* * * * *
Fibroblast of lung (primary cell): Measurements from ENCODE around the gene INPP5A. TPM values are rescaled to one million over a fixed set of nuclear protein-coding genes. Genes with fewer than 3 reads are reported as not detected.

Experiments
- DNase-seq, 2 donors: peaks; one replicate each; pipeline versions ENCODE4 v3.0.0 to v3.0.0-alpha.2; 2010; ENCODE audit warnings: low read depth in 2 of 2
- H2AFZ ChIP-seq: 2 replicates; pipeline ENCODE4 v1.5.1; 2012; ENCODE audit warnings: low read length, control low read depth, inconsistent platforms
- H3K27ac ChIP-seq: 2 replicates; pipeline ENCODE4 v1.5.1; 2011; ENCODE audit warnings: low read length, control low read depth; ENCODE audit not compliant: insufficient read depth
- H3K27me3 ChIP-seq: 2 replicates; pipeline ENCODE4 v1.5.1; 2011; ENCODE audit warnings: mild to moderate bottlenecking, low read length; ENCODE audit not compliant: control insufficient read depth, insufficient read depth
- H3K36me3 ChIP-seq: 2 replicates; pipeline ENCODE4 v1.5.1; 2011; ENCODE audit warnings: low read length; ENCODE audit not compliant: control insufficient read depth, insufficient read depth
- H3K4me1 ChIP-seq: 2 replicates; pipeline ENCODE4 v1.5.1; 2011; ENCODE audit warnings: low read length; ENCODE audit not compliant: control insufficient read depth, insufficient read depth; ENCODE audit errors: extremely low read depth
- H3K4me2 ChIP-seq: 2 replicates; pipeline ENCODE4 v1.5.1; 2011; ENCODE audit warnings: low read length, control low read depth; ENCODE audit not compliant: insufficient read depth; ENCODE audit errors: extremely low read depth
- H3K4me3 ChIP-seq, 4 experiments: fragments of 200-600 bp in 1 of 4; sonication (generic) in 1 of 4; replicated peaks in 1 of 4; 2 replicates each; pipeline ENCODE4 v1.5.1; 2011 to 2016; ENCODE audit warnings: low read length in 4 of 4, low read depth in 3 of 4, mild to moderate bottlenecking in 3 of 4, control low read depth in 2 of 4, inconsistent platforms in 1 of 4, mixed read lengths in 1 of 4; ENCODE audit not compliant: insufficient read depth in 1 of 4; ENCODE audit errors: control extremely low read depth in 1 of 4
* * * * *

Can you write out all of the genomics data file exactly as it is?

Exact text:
Fibroblast of lung (primary cell): Measurements from ENCODE around the gene INPP5A. TPM values are rescaled to one million over a fixed set of nuclear protein-coding genes. Genes with fewer than 3 reads are reported as not detected.

Experiments
- DNase-seq, 2 donors: peaks; one replicate each; pipeline versions ENCODE4 v3.0.0 to v3.0.0-alpha.2; 2010; ENCODE audit warnings: low read depth in 2 of 2
- H2AFZ ChIP-seq: 2 replicates; pipeline ENCODE4 v1.5.1; 2012; ENCODE audit warnings: low read length, control low read depth, inconsistent platforms
- H3K27ac ChIP-seq: 2 replicates; pipeline ENCODE4 v1.5.1; 2011; ENCODE audit warnings: low read length, control low read depth; ENCODE audit not compliant: insufficient read depth
- H3K27me3 ChIP-seq: 2 replicates; pipeline ENCODE4 v1.5.1; 2011; ENCODE audit warnings: mild to moderate bottlenecking, low read length; ENCODE audit not compliant: control insufficient read depth, insufficient read depth
- H3K36me3 ChIP-seq: 2 replicates; pipeline ENCODE4 v1.5.1; 2011; ENCODE audit warnings: low read length; ENCODE audit not compliant: control insufficient read depth, insufficient read depth
- H3K4me1 ChIP-seq: 2 replicates; pipeline ENCODE4 v1.5.1; 2011; ENCODE audit warnings: low read length; ENCODE audit not compliant: control insufficient read depth, insufficient read depth; ENCODE audit errors: extremely low read depth
- H3K4me2 ChIP-seq: 2 replicates; pipeline ENCODE4 v1.5.1; 2011; ENCODE audit warnings: low read length, control low read depth; ENCODE audit not compliant: insufficient read depth; ENCODE audit errors: extremely low read depth
- H3K4me3 ChIP-seq, 4 experiments: fragments of 200-600 bp in 1 of 4; sonication (generic) in 1 of 4; replicated peaks in 1 of 4; 2 replicates each; pipeline ENCODE4 v1.5.1; 2011 to 2016; ENCODE audit warnings: low read length in 4 of 4, low read depth in 3 of 4, mild to moderate bottlenecking in 3 of 4, control low read depth in 2 of 4, inconsistent platforms in 1 of 4, mixed read lengths in 1 of 4; ENCODE audit not compliant: insufficient read depth in 1 of 4; ENCODE audit errors: control extremely low read depth in 1 of 4